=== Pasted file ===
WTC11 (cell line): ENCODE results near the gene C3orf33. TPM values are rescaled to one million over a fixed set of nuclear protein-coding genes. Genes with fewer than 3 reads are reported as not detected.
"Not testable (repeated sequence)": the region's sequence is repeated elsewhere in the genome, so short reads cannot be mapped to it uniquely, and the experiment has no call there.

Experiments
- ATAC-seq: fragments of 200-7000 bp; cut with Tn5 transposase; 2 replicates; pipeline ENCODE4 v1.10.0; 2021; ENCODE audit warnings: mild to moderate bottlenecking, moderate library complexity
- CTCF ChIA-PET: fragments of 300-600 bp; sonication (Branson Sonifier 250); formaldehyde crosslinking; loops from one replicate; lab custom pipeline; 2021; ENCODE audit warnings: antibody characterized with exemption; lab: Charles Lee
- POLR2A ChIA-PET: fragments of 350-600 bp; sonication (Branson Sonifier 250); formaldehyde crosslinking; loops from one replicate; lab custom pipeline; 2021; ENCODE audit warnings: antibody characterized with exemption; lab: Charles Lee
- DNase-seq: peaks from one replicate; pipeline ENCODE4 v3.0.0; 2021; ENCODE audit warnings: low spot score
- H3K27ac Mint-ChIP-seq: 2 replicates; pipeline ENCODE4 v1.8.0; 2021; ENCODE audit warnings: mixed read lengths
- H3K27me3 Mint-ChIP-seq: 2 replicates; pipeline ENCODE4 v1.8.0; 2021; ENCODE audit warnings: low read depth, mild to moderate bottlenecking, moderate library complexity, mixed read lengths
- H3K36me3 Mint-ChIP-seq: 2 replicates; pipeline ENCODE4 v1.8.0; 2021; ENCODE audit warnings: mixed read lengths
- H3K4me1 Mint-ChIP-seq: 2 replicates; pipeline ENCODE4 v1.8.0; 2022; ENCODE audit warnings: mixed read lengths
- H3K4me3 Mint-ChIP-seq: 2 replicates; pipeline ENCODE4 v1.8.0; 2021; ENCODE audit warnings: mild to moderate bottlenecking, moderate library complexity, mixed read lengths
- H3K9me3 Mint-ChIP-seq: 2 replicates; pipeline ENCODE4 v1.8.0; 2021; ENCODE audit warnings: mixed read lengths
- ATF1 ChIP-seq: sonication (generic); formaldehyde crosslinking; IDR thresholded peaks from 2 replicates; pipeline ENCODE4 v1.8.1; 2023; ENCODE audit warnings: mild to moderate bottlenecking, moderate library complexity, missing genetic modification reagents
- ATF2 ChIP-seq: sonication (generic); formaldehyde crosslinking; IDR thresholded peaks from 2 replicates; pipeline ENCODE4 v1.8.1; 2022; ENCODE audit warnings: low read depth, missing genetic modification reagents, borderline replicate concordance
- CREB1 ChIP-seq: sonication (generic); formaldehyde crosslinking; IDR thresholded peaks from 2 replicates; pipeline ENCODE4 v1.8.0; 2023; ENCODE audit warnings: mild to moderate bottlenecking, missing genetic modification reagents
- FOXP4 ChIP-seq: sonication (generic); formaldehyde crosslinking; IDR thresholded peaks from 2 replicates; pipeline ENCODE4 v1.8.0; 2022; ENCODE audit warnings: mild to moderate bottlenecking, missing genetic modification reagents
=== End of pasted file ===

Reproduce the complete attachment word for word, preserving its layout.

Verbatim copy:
WTC11 (cell line): ENCODE results near the gene C3orf33. TPM values are rescaled to one million over a fixed set of nuclear protein-coding genes. Genes with fewer than 3 reads are reported as not detected.
"Not testable (repeated sequence)": the region's sequence is repeated elsewhere in the genome, so short reads cannot be mapped to it uniquely, and the experiment has no call there.

Experiments
- ATAC-seq: fragments of 200-7000 bp; cut with Tn5 transposase; 2 replicates; pipeline ENCODE4 v1.10.0; 2021; ENCODE audit warnings: mild to moderate bottlenecking, moderate library complexity
- CTCF ChIA-PET: fragments of 300-600 bp; sonication (Branson Sonifier 250); formaldehyde crosslinking; loops from one replicate; lab custom pipeline; 2021; ENCODE audit warnings: antibody characterized with exemption; lab: Charles Lee
- POLR2A ChIA-PET: fragments of 350-600 bp; sonication (Branson Sonifier 250); formaldehyde crosslinking; loops from one replicate; lab custom pipeline; 2021; ENCODE audit warnings: antibody characterized with exemption; lab: Charles Lee
- DNase-seq: peaks from one replicate; pipeline ENCODE4 v3.0.0; 2021; ENCODE audit warnings: low spot score
- H3K27ac Mint-ChIP-seq: 2 replicates; pipeline ENCODE4 v1.8.0; 2021; ENCODE audit warnings: mixed read lengths
- H3K27me3 Mint-ChIP-seq: 2 replicates; pipeline ENCODE4 v1.8.0; 2021; ENCODE audit warnings: low read depth, mild to moderate bottlenecking, moderate library complexity, mixed read lengths
- H3K36me3 Mint-ChIP-seq: 2 replicates; pipeline ENCODE4 v1.8.0; 2021; ENCODE audit warnings: mixed read lengths
- H3K4me1 Mint-ChIP-seq: 2 replicates; pipeline ENCODE4 v1.8.0; 2022; ENCODE audit warnings: mixed read lengths
- H3K4me3 Mint-ChIP-seq: 2 replicates; pipeline ENCODE4 v1.8.0; 2021; ENCODE audit warnings: mild to moderate bottlenecking, moderate library complexity, mixed read lengths
- H3K9me3 Mint-ChIP-seq: 2 replicates; pipeline ENCODE4 v1.8.0; 2021; ENCODE audit warnings: mixed read lengths
- ATF1 ChIP-seq: sonication (generic); formaldehyde crosslinking; IDR thresholded peaks from 2 replicates; pipeline ENCODE4 v1.8.1; 2023; ENCODE audit warnings: mild to moderate bottlenecking, moderate library complexity, missing genetic modification reagents
- ATF2 ChIP-seq: sonication (generic); formaldehyde crosslinking; IDR thresholded peaks from 2 replicates; pipeline ENCODE4 v1.8.1; 2022; ENCODE audit warnings: low read depth, missing genetic modification reagents, borderline replicate concordance
- CREB1 ChIP-seq: sonication (generic); formaldehyde crosslinking; IDR thresholded peaks from 2 replicates; pipeline ENCODE4 v1.8.0; 2023; ENCODE audit warnings: mild to moderate bottlenecking, missing genetic modification reagents
- FOXP4 ChIP-seq: sonication (generic); formaldehyde crosslinking; IDR thresholded peaks from 2 replicates; pipeline ENCODE4 v1.8.0; 2022; ENCODE audit warnings: mild to moderate bottlenecking, missing genetic modification reagents